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Pop-up purveyor D Squared wins reprieve

Judge refuses to extend a preliminary injunction against a company that stands accused of exploiting a security flaw to market pop-up blocking software.

Pop-up advertising purveyor D Squared Solutions won a temporary reprieve Monday, when a federal judge refused to extend a preliminary injunction against the tiny company that barred it from advertising its service through a security flaw in Microsoft's Windows operating system.

D Squared, based in San Diego, sells software that helps people block pop-up advertisements while they're surfing the Web. To promote the software, the company to deliver ads as often as every 10 minutes to some PC users. The Windows feature (not to be confused with Microsoft's instant-messaging service) is designed to let network administrators notify users about critical maintenance--for example, when servers are about to go down.

The Federal Trade Commission sued D Squared in federal court in Maryland, and last month won a preliminary injunction preventing it from sending the ads. D Squared , effectively overturning the injunction Monday in a hearing before U.S. District Judge Andre M. Davis, according to an online federal database that tracks court proceedings.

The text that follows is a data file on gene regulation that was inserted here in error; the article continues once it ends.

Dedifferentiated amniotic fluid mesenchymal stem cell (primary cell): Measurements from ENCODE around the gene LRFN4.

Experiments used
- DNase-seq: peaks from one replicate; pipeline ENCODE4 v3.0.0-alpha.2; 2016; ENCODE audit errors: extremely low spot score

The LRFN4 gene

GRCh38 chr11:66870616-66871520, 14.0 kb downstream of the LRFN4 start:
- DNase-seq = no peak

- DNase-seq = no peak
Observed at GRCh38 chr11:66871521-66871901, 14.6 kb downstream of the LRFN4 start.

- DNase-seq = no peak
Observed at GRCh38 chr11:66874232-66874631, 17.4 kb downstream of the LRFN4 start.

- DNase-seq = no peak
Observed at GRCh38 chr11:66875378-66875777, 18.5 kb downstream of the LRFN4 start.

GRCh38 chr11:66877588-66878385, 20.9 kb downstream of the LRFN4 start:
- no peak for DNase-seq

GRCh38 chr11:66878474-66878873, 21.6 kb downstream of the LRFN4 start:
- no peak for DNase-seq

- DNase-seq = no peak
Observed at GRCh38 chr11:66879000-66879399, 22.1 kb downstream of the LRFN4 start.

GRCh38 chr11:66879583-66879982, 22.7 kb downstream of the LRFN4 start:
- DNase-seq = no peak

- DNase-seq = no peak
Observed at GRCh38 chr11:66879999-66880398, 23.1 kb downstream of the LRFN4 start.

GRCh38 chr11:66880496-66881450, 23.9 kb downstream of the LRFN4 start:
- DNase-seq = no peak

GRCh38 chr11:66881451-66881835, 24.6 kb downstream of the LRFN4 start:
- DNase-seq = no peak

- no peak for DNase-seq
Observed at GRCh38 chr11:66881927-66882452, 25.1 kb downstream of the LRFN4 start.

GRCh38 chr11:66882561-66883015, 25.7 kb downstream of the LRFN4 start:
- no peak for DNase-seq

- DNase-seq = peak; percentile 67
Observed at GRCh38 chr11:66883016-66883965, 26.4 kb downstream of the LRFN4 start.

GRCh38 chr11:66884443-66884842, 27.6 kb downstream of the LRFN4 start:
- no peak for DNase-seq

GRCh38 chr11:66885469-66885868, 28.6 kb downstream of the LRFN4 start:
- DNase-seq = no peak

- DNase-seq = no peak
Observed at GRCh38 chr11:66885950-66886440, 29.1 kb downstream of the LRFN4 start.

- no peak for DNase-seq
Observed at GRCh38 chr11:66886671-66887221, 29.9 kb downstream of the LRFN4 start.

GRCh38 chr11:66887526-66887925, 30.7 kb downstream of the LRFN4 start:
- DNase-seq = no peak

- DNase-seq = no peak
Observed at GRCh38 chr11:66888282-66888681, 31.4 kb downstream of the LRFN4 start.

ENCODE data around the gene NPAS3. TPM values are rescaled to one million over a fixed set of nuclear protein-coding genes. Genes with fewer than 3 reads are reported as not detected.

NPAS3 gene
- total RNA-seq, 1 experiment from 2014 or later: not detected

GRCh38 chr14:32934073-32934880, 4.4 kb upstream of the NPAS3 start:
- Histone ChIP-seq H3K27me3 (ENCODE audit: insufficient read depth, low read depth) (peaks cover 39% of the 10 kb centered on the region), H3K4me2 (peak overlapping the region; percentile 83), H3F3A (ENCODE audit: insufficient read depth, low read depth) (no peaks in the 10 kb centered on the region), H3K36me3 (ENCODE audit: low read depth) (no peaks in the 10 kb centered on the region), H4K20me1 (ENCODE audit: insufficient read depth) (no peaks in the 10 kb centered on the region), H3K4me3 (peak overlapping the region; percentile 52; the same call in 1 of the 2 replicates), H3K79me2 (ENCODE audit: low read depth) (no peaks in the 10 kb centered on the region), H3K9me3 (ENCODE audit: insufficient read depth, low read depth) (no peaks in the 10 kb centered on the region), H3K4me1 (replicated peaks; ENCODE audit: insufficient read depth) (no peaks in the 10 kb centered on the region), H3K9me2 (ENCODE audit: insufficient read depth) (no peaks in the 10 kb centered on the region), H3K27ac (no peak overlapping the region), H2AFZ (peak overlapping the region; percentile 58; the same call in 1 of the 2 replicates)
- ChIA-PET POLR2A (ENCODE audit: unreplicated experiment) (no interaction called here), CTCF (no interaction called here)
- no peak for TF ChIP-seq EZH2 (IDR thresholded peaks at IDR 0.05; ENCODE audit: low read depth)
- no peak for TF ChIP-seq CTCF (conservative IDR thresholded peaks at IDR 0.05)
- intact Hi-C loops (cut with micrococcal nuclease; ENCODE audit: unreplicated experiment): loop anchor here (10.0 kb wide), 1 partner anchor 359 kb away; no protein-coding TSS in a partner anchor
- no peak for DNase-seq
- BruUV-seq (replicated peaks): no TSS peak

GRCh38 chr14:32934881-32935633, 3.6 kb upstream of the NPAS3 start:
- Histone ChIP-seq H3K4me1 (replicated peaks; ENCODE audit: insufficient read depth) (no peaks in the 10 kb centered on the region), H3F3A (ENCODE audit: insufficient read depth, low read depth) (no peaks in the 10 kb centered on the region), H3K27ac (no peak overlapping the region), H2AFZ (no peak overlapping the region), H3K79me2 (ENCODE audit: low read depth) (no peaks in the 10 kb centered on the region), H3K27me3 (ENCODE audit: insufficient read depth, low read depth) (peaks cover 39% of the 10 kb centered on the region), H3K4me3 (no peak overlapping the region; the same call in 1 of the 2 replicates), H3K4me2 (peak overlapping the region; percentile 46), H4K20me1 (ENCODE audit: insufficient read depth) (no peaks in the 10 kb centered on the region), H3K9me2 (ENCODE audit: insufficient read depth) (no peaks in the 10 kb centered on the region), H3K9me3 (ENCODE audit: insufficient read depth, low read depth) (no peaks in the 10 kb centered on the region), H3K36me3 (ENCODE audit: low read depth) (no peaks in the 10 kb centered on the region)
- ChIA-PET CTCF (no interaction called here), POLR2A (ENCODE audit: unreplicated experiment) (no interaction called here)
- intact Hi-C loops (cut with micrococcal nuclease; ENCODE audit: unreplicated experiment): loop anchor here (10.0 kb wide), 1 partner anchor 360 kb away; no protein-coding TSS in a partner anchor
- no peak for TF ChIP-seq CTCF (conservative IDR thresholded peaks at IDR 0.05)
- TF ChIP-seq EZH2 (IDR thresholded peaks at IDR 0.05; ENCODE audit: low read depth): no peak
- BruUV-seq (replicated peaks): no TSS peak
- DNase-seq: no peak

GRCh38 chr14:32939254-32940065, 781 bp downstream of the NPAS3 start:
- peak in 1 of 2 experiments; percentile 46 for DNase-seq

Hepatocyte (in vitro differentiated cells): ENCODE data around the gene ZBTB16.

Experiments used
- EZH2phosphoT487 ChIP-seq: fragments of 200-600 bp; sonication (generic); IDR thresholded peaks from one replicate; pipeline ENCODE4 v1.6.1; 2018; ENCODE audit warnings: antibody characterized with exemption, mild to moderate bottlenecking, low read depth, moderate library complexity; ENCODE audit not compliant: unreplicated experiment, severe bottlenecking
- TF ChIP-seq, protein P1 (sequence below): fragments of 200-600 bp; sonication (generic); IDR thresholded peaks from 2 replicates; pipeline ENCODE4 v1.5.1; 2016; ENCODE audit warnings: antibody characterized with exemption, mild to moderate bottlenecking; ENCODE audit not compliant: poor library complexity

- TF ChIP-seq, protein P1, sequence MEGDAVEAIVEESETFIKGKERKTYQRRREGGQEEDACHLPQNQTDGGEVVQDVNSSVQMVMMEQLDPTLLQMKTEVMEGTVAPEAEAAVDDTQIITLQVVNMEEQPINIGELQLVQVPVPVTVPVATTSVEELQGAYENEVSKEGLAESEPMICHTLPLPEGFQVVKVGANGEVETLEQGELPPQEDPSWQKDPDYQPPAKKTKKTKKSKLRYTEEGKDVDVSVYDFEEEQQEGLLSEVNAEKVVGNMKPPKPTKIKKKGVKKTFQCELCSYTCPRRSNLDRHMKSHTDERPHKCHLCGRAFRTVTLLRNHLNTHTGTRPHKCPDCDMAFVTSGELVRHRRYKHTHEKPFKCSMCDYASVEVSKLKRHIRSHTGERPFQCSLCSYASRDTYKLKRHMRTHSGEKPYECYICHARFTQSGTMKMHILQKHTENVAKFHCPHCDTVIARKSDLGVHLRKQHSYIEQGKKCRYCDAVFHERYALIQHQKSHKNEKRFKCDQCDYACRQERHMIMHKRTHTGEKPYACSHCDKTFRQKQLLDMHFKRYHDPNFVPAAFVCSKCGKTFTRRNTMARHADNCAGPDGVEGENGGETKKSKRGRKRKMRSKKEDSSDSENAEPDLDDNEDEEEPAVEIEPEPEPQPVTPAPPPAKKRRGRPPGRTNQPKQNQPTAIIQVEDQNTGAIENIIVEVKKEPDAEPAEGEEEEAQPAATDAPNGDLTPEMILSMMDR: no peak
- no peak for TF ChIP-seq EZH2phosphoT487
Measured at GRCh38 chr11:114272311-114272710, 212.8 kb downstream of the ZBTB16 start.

The decision means D Squared can resume sending ads through the notification system pending a trial on the matter, scheduled for early next year. It was unclear what impact the ruling would have on end users, however, as the issue has already led Microsoft and others to take steps to prevent the Messenger feature from being used this way.

Microsoft recently to the Windows Messenger security hole, and AOL has made technical changes to its Internet service to stop the flaw from affecting its subscribers.

Pop-up advertising is considered to be among the most effective formats for online advertisers, scoring higher response rates than banner ads. But Web surfers also consider pop-ups among the most annoying online marketing techniques.

A growing backlash against pop-ups could make the format less popular among ad buyers, as software makers and Internet service providers increasingly add pop-up blocking features to Web browsers and plug-ins. Microsoft next year plans to add a pop-up blocker to its all-but-omnipresent Internet Explorer browser, .